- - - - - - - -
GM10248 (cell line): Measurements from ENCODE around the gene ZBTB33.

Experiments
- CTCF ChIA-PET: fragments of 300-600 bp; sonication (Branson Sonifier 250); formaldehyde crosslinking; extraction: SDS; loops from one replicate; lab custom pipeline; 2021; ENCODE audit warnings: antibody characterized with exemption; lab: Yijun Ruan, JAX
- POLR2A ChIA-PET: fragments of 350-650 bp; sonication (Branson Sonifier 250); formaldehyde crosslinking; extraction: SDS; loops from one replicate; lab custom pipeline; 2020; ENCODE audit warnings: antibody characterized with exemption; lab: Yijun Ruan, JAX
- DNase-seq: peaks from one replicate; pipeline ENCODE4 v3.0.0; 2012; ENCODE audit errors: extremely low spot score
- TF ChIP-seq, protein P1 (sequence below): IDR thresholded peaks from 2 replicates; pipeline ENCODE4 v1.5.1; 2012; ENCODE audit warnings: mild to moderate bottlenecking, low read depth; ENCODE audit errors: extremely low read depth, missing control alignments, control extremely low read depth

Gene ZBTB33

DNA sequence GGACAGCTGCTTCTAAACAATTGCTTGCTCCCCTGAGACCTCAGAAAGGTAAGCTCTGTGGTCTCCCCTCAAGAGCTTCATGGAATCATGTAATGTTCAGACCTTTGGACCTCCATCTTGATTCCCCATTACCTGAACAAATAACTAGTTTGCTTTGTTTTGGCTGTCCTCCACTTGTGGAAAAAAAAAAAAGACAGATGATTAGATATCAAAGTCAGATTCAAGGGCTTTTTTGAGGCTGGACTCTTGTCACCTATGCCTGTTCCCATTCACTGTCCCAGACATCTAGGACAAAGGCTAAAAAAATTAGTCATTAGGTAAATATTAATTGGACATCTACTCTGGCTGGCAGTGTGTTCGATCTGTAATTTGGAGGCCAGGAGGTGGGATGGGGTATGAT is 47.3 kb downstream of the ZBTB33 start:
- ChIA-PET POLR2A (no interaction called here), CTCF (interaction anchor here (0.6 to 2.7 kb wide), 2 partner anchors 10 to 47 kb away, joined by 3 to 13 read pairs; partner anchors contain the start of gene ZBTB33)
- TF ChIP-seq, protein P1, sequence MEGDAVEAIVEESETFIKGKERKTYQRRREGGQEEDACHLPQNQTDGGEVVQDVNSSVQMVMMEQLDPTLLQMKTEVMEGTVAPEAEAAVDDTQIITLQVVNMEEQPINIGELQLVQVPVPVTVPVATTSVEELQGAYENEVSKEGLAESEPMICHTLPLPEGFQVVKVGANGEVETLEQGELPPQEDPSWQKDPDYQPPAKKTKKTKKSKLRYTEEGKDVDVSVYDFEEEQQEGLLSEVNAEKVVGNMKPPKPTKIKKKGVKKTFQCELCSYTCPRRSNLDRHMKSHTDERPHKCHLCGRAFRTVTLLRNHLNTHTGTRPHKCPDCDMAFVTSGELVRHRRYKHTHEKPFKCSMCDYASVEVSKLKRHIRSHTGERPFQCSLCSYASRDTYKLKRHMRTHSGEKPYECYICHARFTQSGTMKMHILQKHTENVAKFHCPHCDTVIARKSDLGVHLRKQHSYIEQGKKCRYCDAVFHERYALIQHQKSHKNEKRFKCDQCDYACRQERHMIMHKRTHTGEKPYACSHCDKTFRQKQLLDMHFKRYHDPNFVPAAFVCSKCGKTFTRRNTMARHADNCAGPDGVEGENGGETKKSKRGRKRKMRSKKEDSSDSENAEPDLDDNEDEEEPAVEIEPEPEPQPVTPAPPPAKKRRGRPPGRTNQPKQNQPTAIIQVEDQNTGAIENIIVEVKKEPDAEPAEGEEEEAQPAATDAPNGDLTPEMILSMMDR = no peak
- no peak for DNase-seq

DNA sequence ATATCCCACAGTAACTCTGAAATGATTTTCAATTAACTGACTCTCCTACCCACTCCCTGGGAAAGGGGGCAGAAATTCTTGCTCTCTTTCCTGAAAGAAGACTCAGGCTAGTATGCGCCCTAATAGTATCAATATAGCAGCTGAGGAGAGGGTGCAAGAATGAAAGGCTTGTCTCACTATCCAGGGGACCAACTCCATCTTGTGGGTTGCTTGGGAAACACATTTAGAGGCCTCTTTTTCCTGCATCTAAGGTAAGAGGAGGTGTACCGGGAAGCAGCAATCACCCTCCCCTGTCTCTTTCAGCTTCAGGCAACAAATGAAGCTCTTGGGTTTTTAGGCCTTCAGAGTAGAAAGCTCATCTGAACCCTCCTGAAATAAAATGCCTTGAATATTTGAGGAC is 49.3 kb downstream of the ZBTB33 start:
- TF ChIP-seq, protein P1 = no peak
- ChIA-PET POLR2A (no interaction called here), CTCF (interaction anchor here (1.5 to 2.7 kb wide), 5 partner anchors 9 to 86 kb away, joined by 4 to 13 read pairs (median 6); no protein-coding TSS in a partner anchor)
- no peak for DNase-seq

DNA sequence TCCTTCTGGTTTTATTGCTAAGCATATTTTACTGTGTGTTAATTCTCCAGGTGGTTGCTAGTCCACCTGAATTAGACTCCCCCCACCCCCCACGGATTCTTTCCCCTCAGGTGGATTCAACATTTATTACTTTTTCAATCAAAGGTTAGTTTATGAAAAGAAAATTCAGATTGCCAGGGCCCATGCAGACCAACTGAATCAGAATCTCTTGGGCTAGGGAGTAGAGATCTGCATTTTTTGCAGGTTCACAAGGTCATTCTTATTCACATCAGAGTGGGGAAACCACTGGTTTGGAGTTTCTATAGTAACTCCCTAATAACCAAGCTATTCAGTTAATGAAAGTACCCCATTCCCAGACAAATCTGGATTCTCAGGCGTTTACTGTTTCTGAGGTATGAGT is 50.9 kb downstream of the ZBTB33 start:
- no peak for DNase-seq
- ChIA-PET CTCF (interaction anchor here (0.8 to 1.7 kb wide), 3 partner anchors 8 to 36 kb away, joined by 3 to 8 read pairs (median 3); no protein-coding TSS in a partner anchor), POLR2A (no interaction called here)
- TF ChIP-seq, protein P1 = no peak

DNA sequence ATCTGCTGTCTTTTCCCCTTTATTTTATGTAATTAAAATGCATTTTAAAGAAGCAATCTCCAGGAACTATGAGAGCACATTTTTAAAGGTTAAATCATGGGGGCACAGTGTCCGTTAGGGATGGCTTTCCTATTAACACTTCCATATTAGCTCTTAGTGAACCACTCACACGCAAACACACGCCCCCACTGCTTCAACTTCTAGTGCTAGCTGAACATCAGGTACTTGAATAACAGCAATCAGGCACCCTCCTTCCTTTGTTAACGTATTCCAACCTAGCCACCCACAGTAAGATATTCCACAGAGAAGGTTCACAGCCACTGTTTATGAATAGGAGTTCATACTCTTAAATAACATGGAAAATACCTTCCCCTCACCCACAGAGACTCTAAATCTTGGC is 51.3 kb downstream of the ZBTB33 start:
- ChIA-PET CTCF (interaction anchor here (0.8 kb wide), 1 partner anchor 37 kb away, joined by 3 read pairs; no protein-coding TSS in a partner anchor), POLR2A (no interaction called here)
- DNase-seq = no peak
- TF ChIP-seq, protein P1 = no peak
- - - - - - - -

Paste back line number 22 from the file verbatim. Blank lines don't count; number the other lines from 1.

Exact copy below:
- DNase-seq = no peak